Again, according to the prophecy, this "vile person," after entering peaceably upon the fattest (i.e., the richest) places of the province, would do "that which his fathers had not done, nor his fathers’ fathers; he shall scatter among them the prey, and spoil, and riches," etc. In agreement with this is the fact that none of the predecessors of Antiochus had ever interfered in the slightest degree with the worship, laws, or religious observances of the Jews; nor had they ever violated the temple in any way. Thus, in plundering and profaning the temple, and in his acts of cruelty and sacrilege (to which we will refer below), Antiochus Epiphanes did "that which his fathers had not done, nor his fathers’ fathers."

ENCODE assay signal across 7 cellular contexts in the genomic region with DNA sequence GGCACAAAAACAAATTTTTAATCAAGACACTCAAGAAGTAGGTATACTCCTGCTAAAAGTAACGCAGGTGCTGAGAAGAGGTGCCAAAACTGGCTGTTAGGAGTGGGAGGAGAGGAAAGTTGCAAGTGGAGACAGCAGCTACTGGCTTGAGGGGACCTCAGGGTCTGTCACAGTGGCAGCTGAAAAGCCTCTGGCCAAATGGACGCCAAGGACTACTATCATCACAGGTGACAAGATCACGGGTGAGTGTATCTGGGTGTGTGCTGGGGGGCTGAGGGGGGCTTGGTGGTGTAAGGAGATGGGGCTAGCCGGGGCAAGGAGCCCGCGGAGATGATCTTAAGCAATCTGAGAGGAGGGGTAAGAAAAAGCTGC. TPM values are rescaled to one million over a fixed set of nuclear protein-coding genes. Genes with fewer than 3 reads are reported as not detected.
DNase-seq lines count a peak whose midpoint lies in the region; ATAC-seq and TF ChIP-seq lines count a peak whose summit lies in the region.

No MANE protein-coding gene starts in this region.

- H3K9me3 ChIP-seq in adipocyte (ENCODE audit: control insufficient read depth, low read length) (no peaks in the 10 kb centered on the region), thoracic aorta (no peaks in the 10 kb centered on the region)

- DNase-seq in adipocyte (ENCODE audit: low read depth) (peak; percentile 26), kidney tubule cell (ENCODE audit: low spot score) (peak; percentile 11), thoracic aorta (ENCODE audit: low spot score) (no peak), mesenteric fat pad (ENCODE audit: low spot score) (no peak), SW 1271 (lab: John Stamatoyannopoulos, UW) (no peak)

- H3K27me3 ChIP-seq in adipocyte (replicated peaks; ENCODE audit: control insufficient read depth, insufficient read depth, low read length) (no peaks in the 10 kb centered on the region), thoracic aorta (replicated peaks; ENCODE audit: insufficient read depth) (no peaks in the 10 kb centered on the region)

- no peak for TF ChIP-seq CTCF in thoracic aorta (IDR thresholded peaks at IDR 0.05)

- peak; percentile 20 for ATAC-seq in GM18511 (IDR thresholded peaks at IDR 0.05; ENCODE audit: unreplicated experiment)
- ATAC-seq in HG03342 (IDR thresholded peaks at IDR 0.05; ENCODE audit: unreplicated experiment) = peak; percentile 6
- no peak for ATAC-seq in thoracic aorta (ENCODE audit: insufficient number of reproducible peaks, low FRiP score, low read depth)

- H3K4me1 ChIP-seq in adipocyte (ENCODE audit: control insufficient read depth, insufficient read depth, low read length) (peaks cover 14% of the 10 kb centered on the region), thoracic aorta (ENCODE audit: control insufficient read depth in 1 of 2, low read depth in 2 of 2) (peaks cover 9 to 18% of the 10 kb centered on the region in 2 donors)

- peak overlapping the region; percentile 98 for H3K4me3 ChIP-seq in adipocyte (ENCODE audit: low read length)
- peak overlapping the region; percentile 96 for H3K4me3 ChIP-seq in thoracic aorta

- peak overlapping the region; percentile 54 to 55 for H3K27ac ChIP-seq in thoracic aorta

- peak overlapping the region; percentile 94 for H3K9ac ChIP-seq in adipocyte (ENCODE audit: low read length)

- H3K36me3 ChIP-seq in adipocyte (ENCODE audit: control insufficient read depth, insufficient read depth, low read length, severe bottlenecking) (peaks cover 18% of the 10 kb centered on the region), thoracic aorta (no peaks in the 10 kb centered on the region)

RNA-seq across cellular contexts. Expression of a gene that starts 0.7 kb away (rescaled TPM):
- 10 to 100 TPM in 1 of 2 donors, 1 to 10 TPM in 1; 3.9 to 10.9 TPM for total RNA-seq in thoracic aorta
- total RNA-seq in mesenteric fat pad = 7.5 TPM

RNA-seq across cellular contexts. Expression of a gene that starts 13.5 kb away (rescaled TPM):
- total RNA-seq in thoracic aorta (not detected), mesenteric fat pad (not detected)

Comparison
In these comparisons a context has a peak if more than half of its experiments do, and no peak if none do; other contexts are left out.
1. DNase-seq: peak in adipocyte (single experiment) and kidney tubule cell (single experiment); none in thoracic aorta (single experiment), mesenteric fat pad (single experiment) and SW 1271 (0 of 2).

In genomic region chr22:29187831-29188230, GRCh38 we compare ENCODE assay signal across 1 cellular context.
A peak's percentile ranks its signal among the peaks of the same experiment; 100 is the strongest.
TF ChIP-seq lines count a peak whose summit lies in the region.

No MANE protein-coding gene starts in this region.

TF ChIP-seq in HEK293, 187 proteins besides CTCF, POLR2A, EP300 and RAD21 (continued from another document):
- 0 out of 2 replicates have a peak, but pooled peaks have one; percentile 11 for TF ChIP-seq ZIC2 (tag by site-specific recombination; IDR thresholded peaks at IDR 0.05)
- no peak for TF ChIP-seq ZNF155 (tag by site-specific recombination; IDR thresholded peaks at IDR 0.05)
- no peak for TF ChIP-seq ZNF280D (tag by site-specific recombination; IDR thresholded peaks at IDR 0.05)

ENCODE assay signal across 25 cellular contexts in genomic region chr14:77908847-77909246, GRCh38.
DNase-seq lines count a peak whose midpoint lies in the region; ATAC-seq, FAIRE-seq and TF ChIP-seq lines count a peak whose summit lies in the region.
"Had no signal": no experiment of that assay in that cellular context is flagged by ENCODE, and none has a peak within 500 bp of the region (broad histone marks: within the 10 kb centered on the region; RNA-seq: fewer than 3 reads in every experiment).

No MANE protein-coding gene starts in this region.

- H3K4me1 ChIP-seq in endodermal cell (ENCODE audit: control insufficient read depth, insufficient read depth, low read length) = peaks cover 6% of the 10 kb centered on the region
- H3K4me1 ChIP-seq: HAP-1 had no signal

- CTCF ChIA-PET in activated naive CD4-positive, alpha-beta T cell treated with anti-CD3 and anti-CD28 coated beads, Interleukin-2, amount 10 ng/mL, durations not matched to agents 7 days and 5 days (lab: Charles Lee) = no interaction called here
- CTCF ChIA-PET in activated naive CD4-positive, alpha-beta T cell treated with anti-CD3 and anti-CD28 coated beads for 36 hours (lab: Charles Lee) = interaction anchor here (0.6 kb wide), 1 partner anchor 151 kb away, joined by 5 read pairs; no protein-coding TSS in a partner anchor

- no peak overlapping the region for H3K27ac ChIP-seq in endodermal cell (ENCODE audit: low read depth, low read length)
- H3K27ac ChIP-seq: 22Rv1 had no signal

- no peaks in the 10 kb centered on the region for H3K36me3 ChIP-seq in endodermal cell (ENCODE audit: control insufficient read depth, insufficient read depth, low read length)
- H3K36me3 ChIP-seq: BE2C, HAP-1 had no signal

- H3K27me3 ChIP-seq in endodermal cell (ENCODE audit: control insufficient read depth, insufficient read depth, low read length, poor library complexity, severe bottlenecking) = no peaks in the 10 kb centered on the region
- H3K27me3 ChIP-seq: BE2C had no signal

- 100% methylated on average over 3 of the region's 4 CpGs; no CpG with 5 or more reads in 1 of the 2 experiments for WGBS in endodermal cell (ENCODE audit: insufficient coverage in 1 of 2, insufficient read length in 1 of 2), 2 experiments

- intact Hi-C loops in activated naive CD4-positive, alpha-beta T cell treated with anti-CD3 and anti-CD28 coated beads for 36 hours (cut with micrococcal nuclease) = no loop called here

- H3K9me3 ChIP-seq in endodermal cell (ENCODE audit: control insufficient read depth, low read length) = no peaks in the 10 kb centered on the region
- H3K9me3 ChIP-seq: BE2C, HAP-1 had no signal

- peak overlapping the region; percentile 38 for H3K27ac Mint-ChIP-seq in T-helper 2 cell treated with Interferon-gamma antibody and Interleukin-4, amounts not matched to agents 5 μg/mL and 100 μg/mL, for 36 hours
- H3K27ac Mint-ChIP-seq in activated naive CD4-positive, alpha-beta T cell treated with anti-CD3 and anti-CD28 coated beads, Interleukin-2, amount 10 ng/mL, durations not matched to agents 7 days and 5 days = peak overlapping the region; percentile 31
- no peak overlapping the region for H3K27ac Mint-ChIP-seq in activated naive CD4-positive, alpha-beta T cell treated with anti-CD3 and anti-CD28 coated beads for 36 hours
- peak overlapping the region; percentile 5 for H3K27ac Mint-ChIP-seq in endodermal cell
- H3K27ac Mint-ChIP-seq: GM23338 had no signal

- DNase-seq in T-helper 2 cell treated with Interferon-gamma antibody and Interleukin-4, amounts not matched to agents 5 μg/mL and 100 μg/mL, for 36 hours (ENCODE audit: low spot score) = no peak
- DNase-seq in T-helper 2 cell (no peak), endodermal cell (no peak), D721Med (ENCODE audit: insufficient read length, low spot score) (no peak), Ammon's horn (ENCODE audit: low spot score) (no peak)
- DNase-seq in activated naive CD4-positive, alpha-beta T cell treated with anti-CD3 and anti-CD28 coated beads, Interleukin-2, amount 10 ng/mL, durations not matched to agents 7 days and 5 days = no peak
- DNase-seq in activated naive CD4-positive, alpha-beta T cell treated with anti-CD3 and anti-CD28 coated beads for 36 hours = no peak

25. And he shall stir up his power and his courage against the king of the south with a great army; and the king of the south shall be stirred up to battle with a very great and mighty army; but he shall not stand: for they shall forecast devices against him.

Verse 25 of the prophecy foretells this ruler’s military expedition against Egypt (2Ma 5:1). The histories give a full account of this campaign. In fact the Cambridge edition of the Bible, and some others, have in the margin a note on this verse which reads, "Fulfilled B.C. 170."

26. Yea, they that feed of the portion of his meat shall destroy him, and his army shall overflow: and many shall fall down slain.